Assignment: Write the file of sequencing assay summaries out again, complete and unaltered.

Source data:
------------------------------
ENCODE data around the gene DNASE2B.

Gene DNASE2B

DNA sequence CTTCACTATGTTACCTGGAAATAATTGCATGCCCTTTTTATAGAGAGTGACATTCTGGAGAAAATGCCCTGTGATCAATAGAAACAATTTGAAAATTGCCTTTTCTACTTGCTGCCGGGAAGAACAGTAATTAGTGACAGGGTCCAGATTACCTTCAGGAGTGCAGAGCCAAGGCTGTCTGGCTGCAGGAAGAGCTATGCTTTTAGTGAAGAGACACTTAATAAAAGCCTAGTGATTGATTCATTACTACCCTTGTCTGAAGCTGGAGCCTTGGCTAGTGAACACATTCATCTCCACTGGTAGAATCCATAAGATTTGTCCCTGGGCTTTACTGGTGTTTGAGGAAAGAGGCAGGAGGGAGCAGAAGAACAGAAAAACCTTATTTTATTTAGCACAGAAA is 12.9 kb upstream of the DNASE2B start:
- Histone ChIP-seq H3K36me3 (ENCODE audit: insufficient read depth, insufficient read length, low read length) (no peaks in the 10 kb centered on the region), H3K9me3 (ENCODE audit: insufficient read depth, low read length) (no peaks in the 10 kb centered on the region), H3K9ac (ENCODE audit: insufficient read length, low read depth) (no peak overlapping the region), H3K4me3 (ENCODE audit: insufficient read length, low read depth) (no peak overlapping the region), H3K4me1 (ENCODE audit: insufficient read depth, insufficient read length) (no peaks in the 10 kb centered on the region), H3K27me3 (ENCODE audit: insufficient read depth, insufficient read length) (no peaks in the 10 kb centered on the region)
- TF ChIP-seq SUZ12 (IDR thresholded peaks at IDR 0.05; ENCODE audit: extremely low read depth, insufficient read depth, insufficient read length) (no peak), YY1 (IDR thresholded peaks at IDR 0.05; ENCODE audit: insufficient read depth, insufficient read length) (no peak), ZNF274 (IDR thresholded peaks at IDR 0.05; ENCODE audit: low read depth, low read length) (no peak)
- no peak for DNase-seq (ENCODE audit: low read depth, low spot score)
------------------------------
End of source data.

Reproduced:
ENCODE data around the gene DNASE2B.

Gene DNASE2B

DNA sequence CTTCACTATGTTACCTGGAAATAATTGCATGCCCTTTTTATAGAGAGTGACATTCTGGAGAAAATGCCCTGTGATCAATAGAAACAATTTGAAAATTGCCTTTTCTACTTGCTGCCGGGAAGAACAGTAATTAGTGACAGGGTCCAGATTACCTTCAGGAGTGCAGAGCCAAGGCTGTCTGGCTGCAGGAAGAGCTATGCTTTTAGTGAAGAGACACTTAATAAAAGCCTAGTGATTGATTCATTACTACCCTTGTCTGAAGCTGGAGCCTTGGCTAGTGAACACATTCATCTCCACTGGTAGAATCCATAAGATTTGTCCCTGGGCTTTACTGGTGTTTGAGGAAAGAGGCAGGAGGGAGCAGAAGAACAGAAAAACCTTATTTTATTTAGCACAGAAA is 12.9 kb upstream of the DNASE2B start:
- Histone ChIP-seq H3K36me3 (ENCODE audit: insufficient read depth, insufficient read length, low read length) (no peaks in the 10 kb centered on the region), H3K9me3 (ENCODE audit: insufficient read depth, low read length) (no peaks in the 10 kb centered on the region), H3K9ac (ENCODE audit: insufficient read length, low read depth) (no peak overlapping the region), H3K4me3 (ENCODE audit: insufficient read length, low read depth) (no peak overlapping the region), H3K4me1 (ENCODE audit: insufficient read depth, insufficient read length) (no peaks in the 10 kb centered on the region), H3K27me3 (ENCODE audit: insufficient read depth, insufficient read length) (no peaks in the 10 kb centered on the region)
- TF ChIP-seq SUZ12 (IDR thresholded peaks at IDR 0.05; ENCODE audit: extremely low read depth, insufficient read depth, insufficient read length) (no peak), YY1 (IDR thresholded peaks at IDR 0.05; ENCODE audit: insufficient read depth, insufficient read length) (no peak), ZNF274 (IDR thresholded peaks at IDR 0.05; ENCODE audit: low read depth, low read length) (no peak)
- no peak for DNase-seq (ENCODE audit: low read depth, low spot score)